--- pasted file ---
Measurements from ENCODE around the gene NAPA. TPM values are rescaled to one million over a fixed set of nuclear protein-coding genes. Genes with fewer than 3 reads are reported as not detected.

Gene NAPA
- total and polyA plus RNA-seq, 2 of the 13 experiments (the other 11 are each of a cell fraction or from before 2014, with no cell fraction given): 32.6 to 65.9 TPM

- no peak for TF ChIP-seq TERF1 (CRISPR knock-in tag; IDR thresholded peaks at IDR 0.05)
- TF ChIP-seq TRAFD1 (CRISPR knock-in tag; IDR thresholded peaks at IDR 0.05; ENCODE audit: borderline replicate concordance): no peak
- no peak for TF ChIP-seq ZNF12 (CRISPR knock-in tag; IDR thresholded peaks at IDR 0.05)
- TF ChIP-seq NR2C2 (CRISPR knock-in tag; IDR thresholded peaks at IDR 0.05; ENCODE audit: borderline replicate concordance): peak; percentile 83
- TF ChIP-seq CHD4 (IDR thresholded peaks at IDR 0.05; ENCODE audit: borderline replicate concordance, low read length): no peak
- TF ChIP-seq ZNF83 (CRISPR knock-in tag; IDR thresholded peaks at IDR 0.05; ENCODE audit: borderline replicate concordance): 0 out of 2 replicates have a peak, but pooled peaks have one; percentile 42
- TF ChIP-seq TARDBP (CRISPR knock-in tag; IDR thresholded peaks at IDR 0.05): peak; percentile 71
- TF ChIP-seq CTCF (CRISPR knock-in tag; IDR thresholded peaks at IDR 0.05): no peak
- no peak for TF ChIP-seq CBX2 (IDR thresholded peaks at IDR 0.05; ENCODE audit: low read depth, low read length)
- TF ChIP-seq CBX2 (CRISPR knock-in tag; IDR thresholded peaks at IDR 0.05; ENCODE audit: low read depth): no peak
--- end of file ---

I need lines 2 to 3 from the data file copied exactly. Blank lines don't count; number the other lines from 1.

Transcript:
Gene NAPA
- total and polyA plus RNA-seq, 2 of the 13 experiments (the other 11 are each of a cell fraction or from before 2014, with no cell fraction given): 32.6 to 65.9 TPM